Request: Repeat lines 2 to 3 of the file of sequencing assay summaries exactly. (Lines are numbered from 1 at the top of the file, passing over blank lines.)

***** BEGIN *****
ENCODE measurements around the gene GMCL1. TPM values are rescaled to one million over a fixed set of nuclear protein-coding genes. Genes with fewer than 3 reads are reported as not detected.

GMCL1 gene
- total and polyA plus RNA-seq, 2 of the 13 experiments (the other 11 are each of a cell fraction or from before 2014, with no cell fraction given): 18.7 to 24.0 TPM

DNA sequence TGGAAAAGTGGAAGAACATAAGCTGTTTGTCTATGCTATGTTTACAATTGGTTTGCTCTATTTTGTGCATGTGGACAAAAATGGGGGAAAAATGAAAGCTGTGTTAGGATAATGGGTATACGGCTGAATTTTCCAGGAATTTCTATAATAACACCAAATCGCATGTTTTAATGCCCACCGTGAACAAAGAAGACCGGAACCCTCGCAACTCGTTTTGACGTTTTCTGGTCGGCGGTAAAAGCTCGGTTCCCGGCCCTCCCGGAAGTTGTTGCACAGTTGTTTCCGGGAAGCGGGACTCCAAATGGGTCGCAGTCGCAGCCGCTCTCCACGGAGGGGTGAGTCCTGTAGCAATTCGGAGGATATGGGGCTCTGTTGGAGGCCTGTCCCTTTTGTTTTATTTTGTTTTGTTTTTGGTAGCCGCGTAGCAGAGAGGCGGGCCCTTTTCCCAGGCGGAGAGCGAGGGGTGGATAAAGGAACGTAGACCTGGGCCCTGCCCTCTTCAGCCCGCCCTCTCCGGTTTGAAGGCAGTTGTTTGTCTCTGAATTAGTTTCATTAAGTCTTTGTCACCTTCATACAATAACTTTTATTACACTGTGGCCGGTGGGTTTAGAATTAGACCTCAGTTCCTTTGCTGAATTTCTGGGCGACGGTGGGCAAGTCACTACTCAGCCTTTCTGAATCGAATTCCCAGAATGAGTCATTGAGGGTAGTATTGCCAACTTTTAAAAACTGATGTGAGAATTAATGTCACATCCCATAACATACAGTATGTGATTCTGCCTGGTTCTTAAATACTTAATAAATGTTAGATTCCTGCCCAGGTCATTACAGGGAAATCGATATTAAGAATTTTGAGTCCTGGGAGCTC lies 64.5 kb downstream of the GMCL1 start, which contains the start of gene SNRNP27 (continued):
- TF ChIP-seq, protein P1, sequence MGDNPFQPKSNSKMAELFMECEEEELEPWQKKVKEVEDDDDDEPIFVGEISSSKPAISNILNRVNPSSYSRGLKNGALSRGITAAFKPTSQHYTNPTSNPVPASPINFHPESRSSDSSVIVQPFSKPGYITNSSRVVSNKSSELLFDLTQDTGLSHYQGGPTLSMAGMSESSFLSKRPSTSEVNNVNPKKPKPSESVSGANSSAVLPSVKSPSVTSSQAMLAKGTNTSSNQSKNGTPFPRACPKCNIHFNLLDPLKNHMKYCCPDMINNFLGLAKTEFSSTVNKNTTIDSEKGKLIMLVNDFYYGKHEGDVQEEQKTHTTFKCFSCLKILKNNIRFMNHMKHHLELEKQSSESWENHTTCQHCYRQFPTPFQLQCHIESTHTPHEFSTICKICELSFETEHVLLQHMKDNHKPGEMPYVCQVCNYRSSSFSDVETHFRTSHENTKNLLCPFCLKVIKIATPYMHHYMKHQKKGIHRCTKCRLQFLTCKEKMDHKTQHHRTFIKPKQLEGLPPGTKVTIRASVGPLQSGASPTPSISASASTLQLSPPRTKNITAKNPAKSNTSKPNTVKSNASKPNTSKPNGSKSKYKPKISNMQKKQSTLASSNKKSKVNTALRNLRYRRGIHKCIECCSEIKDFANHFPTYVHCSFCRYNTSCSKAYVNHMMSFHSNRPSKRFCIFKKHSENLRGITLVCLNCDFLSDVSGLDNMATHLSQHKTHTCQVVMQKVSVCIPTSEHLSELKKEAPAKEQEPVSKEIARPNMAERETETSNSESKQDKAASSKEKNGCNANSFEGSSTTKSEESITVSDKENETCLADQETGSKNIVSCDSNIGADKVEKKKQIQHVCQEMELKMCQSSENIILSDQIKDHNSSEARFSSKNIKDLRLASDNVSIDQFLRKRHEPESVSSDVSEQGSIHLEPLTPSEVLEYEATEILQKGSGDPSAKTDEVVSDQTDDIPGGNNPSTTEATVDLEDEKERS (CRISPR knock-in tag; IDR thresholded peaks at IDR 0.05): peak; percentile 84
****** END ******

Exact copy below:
GMCL1 gene
- total and polyA plus RNA-seq, 2 of the 13 experiments (the other 11 are each of a cell fraction or from before 2014, with no cell fraction given): 18.7 to 24.0 TPM